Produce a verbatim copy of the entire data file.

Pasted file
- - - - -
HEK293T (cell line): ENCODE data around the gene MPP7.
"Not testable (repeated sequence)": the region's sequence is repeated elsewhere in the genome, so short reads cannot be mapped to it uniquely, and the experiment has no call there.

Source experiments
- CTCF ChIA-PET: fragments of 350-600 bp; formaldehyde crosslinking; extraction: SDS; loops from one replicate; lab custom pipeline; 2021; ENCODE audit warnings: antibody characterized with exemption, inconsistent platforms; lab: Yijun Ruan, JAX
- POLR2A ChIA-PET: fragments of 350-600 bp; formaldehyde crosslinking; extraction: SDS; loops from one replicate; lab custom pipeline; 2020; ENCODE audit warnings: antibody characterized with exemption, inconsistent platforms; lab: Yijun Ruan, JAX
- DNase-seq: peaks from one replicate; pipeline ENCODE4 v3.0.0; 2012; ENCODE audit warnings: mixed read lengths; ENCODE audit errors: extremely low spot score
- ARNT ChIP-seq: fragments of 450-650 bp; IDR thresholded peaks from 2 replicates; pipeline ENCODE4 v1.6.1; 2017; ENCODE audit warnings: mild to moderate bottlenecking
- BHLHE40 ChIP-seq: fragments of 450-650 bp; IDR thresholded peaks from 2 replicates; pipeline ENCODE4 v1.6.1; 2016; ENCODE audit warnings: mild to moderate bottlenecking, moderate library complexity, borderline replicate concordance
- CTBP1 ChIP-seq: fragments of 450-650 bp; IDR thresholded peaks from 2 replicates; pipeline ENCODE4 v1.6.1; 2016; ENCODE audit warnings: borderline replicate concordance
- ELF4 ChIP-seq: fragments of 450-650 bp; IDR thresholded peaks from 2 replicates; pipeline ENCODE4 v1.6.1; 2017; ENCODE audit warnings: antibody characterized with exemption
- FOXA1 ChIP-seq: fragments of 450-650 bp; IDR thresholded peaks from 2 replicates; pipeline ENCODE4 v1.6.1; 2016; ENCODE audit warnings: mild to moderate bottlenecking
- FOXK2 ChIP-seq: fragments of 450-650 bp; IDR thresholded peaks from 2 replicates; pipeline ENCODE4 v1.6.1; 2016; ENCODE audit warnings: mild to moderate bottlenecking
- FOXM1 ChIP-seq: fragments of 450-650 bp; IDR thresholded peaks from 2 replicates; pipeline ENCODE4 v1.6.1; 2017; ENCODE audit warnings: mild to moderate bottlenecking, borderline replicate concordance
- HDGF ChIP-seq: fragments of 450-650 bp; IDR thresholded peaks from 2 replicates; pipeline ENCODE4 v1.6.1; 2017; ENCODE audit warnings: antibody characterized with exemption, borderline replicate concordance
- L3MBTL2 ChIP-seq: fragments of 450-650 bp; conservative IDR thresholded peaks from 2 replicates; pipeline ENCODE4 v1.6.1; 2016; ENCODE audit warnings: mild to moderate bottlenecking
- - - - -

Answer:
HEK293T (cell line): ENCODE data around the gene MPP7.
"Not testable (repeated sequence)": the region's sequence is repeated elsewhere in the genome, so short reads cannot be mapped to it uniquely, and the experiment has no call there.

Source experiments
- CTCF ChIA-PET: fragments of 350-600 bp; formaldehyde crosslinking; extraction: SDS; loops from one replicate; lab custom pipeline; 2021; ENCODE audit warnings: antibody characterized with exemption, inconsistent platforms; lab: Yijun Ruan, JAX
- POLR2A ChIA-PET: fragments of 350-600 bp; formaldehyde crosslinking; extraction: SDS; loops from one replicate; lab custom pipeline; 2020; ENCODE audit warnings: antibody characterized with exemption, inconsistent platforms; lab: Yijun Ruan, JAX
- DNase-seq: peaks from one replicate; pipeline ENCODE4 v3.0.0; 2012; ENCODE audit warnings: mixed read lengths; ENCODE audit errors: extremely low spot score
- ARNT ChIP-seq: fragments of 450-650 bp; IDR thresholded peaks from 2 replicates; pipeline ENCODE4 v1.6.1; 2017; ENCODE audit warnings: mild to moderate bottlenecking
- BHLHE40 ChIP-seq: fragments of 450-650 bp; IDR thresholded peaks from 2 replicates; pipeline ENCODE4 v1.6.1; 2016; ENCODE audit warnings: mild to moderate bottlenecking, moderate library complexity, borderline replicate concordance
- CTBP1 ChIP-seq: fragments of 450-650 bp; IDR thresholded peaks from 2 replicates; pipeline ENCODE4 v1.6.1; 2016; ENCODE audit warnings: borderline replicate concordance
- ELF4 ChIP-seq: fragments of 450-650 bp; IDR thresholded peaks from 2 replicates; pipeline ENCODE4 v1.6.1; 2017; ENCODE audit warnings: antibody characterized with exemption
- FOXA1 ChIP-seq: fragments of 450-650 bp; IDR thresholded peaks from 2 replicates; pipeline ENCODE4 v1.6.1; 2016; ENCODE audit warnings: mild to moderate bottlenecking
- FOXK2 ChIP-seq: fragments of 450-650 bp; IDR thresholded peaks from 2 replicates; pipeline ENCODE4 v1.6.1; 2016; ENCODE audit warnings: mild to moderate bottlenecking
- FOXM1 ChIP-seq: fragments of 450-650 bp; IDR thresholded peaks from 2 replicates; pipeline ENCODE4 v1.6.1; 2017; ENCODE audit warnings: mild to moderate bottlenecking, borderline replicate concordance
- HDGF ChIP-seq: fragments of 450-650 bp; IDR thresholded peaks from 2 replicates; pipeline ENCODE4 v1.6.1; 2017; ENCODE audit warnings: antibody characterized with exemption, borderline replicate concordance
- L3MBTL2 ChIP-seq: fragments of 450-650 bp; conservative IDR thresholded peaks from 2 replicates; pipeline ENCODE4 v1.6.1; 2016; ENCODE audit warnings: mild to moderate bottlenecking